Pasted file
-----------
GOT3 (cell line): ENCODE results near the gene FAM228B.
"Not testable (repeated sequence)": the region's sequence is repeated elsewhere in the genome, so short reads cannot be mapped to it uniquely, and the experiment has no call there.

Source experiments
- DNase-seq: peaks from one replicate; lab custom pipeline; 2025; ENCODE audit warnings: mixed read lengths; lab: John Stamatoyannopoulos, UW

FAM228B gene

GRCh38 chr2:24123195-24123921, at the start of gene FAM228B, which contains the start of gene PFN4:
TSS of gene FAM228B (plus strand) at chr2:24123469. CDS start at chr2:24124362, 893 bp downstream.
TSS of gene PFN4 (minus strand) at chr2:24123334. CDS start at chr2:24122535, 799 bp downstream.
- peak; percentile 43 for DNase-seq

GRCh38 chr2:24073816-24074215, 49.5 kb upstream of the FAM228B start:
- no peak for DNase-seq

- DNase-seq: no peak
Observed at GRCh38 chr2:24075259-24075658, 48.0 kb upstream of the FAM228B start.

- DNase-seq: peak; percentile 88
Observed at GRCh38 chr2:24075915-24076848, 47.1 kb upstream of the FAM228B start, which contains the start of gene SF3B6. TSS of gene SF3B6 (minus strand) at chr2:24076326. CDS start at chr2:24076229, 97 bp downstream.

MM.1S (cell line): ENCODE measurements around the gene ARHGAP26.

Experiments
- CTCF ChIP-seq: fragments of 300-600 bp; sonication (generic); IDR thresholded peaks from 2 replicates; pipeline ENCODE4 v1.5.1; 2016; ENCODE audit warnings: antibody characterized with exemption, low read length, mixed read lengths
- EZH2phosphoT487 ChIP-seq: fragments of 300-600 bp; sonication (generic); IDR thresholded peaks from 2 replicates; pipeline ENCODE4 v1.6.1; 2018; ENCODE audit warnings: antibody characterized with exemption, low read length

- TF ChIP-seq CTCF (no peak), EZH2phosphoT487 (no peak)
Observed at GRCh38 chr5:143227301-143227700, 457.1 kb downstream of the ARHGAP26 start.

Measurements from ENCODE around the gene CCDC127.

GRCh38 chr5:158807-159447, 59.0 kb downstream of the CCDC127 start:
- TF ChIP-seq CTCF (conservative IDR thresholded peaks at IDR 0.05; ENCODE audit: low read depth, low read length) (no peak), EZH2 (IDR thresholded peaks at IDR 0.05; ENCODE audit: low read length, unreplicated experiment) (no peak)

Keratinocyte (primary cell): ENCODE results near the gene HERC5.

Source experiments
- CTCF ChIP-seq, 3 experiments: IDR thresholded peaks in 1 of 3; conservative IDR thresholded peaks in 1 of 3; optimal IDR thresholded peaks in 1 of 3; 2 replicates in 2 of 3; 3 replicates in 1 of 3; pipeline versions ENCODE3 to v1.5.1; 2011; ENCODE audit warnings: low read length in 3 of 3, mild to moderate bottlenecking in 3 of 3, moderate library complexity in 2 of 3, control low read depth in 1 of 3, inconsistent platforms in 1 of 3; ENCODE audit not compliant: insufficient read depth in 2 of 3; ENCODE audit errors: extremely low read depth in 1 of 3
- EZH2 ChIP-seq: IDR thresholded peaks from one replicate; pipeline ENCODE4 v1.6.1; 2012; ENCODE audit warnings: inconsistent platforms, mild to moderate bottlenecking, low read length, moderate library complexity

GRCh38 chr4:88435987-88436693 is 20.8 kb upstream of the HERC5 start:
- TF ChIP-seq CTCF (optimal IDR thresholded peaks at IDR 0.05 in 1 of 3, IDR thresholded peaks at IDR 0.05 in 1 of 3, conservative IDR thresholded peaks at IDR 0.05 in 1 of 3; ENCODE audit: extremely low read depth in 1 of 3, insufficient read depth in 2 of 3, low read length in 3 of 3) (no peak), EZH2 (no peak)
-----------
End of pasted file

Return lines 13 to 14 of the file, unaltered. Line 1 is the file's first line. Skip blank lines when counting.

Observed at GRCh38 chr2:24075259-24075658, 48.0 kb upstream of the FAM228B start.

- DNase-seq: peak; percentile 88